New Mills School music-makers get creative with unusual objects
Pupils at New Mills School experimented with food, plants and everyday objects to make circuits that enabled them to create instruments and play music via their computers.
E.ON’s Creative Conductors workshop is designed to help pupils’ understanding of electricity, conduction and circuits, and at New Mills it concluded with the pupils performing their musical creations for their classmates.
During the workshop pupils rolled up their sleeves and experimented with a range of foods, plants and everyday objects which they clipped to circuit boards in order to demonstrate how the items could help conduct electricity.
This workshop forms part of E.ON’s commitment to helping educate communities across the country about saving energy and smarter energy solutions.
Billie-Jean Poole, who works in community relations at E.ON, said: “The idea behind Creative Conductors is to inspire pupils to discover for themselves the amazing conducting properties of everyday objects. Pupils also learn how to complete a circuit and then use that power to create different sounds and ultimately make music.
“These hands-on activities have been specifically designed to fit within the physics, design and computing curricula, and to promote STEM (Science, Technology, Engineering and Maths) topics to young people in a fun and inspiring way.”
Lorna Barnfather, head of science at New Mills School, said: “The pupils have thoroughly enjoyed E.ON’s Creative Conductors workshop and it’s encouraged them to get hands-on and to think about the topic of energy in a fun and engaging way.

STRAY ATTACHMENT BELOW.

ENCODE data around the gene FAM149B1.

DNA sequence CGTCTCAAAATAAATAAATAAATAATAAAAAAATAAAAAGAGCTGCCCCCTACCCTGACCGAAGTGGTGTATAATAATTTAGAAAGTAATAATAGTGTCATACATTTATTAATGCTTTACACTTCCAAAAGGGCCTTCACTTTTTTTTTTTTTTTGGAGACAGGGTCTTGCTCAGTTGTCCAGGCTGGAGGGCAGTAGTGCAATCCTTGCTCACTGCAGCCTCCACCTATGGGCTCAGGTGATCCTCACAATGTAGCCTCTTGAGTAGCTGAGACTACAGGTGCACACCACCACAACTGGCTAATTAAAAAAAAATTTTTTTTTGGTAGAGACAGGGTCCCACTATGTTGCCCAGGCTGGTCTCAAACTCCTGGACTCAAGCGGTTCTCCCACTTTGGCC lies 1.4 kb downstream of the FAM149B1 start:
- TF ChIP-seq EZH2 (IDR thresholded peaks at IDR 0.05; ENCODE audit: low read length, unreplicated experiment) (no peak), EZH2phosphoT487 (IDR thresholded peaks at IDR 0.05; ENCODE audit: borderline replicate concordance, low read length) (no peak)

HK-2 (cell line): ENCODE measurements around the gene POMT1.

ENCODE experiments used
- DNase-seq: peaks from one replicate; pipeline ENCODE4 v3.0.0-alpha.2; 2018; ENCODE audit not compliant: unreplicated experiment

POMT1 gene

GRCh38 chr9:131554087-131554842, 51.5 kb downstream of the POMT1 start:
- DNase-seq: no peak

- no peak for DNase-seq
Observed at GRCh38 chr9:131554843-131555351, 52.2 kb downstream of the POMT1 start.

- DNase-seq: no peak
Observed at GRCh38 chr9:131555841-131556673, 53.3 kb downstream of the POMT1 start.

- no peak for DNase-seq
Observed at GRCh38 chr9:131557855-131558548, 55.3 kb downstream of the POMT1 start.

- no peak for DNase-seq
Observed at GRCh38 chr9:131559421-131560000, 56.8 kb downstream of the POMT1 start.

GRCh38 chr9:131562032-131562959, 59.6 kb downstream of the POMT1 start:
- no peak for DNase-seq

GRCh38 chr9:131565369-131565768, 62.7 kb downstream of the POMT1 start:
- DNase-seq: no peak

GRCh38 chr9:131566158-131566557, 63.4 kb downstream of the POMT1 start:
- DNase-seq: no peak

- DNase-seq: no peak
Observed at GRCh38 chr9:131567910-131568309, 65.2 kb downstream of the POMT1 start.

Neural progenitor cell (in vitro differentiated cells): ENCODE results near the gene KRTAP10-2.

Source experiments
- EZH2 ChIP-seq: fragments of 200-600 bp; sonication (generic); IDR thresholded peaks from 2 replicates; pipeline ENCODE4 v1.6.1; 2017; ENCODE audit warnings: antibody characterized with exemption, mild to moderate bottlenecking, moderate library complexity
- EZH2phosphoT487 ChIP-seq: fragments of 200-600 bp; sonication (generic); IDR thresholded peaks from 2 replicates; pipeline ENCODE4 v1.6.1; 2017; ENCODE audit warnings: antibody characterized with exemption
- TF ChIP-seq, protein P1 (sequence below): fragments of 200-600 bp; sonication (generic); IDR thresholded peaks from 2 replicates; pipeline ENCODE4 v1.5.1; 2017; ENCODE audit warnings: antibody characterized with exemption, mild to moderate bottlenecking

“The class really enjoyed trying something new, and fully embraced the challenges they were set during the workshop. It was a lively session, and judging by the music produced, they quickly came to understand that just about any material that can conduct electricity can work in this set-up.”
Creative Conductors forms part of E.ON’s broader educational activities, developed to help teach children about where energy comes from and how it is used in our everyday lives. E.ON’s Energise Anything programme also includes online parent and classroom-based activities. These support the national curriculum and have been designed to help pupils aged 5-16 understand all stages of energy production, distribution and consumption. Full details and resources can be found at eonenergy.com/energiseanything.
To help people better understand their energy use, E.ON is installing smart meters for customers across Britain. Customers can visit eonenergy.com/smart for more information about E.ON’s self-reading smart meters and to see if they are able to get one installed. If eligible today, they can also book an appointment online.
Photo by Page One Photography